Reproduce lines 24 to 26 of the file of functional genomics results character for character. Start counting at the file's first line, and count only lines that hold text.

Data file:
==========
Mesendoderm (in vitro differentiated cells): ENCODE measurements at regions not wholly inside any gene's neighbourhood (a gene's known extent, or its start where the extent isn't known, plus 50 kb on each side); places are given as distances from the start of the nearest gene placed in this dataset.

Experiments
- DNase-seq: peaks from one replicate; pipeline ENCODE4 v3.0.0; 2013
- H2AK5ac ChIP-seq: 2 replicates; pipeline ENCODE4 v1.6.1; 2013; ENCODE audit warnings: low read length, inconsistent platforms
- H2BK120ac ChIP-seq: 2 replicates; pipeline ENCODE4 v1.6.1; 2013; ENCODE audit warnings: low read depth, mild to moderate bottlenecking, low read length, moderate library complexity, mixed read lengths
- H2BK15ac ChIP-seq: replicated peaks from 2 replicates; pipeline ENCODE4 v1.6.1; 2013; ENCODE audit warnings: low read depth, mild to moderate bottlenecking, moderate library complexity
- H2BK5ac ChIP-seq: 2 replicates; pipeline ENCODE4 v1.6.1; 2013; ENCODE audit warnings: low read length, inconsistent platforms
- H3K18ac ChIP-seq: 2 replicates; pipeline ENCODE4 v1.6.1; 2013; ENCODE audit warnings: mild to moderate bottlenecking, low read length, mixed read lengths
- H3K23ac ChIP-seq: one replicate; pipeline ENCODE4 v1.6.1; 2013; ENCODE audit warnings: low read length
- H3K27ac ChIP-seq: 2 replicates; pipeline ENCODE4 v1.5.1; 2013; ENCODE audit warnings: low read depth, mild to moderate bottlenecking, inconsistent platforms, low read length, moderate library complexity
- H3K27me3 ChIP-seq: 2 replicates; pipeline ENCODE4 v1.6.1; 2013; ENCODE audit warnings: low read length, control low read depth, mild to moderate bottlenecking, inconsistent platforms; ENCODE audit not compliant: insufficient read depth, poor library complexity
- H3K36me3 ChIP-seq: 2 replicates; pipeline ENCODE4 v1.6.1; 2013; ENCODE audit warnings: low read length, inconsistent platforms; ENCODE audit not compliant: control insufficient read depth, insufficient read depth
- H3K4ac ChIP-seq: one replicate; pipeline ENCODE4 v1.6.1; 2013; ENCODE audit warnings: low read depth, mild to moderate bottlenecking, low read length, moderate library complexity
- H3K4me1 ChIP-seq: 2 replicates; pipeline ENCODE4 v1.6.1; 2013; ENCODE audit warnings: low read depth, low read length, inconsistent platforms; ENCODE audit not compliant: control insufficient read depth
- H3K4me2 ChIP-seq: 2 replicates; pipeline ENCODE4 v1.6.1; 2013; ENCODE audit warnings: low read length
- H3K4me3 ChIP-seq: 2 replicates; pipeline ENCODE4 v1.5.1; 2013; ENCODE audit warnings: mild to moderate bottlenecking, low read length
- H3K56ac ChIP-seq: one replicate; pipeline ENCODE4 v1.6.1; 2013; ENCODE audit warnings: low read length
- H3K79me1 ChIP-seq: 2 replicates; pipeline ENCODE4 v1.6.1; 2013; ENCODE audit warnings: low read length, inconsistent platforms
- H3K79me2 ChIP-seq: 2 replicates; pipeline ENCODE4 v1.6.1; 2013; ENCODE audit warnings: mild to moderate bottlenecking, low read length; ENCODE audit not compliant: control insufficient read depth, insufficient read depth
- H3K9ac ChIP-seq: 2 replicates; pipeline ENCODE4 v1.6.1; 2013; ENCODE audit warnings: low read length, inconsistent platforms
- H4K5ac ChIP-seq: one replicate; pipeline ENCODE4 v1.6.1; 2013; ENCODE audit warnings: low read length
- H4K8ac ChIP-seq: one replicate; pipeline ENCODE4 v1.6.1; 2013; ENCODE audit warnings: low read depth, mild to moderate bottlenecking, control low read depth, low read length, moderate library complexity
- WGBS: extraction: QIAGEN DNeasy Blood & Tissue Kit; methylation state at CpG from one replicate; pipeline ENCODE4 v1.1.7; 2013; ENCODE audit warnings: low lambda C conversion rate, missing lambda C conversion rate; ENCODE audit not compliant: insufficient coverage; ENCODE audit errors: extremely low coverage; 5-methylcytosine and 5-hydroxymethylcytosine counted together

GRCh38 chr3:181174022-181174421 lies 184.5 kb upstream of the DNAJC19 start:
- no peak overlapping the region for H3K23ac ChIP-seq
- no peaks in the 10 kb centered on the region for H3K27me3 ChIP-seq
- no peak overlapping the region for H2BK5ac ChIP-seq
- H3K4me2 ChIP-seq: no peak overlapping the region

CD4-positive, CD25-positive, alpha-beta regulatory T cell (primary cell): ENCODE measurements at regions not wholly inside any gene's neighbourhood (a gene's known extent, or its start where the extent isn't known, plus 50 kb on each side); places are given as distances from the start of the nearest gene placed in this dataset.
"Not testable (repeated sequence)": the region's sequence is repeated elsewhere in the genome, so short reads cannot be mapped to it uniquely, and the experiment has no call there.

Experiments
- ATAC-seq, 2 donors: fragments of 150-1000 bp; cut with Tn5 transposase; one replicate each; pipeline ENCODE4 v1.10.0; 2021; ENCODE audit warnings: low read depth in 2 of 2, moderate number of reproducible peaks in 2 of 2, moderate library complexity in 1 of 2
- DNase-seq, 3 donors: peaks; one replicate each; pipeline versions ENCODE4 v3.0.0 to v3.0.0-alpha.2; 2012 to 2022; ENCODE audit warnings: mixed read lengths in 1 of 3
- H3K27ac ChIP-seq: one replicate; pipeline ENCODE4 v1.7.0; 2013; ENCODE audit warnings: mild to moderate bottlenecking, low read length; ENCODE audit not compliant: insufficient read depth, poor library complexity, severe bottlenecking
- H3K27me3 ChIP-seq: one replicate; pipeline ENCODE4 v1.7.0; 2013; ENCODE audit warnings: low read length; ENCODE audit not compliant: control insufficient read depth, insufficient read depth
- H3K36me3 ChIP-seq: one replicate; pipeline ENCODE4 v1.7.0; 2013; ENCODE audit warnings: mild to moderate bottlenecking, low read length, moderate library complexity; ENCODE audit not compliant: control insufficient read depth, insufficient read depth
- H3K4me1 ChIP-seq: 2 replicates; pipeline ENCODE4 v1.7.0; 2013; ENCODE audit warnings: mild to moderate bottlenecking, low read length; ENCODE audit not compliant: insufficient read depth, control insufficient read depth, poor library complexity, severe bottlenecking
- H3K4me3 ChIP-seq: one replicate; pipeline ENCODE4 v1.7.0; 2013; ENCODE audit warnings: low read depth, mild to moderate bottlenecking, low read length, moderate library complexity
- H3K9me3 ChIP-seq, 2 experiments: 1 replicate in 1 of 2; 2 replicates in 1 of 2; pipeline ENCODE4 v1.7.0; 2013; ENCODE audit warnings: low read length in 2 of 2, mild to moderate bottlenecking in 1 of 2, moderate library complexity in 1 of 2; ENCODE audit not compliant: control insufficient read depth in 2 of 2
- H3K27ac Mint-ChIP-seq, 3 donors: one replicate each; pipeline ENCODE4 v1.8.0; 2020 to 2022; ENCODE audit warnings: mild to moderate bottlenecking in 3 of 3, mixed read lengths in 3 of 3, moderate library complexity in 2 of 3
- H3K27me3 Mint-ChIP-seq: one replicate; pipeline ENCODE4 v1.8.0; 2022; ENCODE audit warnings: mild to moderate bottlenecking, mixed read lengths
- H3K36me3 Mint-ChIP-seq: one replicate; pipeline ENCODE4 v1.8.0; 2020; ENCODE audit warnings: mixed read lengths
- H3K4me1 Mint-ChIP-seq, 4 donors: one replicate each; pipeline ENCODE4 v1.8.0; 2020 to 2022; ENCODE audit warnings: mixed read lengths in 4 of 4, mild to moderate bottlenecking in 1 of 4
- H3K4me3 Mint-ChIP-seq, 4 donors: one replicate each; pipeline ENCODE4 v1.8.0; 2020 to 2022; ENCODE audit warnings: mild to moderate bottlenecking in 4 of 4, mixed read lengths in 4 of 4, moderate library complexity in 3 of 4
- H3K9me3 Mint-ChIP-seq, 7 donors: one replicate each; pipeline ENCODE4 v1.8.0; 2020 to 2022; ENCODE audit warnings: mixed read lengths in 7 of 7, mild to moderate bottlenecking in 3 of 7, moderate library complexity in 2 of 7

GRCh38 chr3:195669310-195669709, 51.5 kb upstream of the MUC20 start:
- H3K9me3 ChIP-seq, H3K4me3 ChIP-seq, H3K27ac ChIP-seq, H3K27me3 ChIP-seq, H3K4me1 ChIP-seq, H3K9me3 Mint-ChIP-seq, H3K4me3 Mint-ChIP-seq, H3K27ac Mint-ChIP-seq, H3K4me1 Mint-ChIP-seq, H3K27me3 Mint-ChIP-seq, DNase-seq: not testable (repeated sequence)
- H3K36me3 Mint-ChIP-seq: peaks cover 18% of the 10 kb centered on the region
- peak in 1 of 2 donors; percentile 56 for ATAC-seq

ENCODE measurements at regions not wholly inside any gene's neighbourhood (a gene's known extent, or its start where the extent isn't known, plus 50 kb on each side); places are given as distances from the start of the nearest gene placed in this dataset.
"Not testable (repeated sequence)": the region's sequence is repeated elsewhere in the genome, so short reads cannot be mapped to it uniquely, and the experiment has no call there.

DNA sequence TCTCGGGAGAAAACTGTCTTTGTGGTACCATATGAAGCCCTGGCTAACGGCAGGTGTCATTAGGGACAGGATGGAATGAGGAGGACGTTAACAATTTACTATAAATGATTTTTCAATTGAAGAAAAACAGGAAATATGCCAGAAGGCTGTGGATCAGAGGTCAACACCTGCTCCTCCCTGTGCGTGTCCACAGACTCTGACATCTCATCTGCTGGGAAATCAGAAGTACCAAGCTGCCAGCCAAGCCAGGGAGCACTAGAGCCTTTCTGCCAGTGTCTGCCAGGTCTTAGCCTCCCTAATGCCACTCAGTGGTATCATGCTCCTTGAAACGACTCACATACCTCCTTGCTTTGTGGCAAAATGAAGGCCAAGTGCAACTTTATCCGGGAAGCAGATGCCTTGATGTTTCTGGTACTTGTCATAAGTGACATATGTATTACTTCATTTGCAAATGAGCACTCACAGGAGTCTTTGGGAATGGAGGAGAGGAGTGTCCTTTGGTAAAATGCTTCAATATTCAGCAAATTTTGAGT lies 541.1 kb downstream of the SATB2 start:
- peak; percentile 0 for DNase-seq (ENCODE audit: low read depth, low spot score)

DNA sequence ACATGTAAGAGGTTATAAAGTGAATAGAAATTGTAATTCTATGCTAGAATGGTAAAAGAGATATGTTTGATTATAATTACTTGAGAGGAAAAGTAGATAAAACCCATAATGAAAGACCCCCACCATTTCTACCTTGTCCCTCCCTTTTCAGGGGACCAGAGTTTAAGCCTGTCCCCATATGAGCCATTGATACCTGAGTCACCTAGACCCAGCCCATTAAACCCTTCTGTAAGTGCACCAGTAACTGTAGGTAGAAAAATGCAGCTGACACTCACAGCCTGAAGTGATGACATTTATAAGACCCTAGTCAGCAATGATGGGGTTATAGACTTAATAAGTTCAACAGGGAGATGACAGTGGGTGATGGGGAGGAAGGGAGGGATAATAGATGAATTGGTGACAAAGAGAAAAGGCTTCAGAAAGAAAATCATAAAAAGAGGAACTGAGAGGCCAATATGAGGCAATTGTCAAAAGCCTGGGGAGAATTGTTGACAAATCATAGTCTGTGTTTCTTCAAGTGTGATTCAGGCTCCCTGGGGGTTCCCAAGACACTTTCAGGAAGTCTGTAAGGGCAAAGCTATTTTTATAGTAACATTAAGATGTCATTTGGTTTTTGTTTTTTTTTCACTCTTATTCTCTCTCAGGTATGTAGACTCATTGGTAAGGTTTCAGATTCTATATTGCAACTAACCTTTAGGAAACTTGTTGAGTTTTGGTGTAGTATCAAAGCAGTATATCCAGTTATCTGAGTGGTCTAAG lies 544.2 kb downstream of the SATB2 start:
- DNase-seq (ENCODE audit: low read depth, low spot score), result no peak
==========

GRCh38 chr3:181174022-181174421 lies 184.5 kb upstream of the DNAJC19 start:
- no peak overlapping the region for H3K23ac ChIP-seq
- no peaks in the 10 kb centered on the region for H3K27me3 ChIP-seq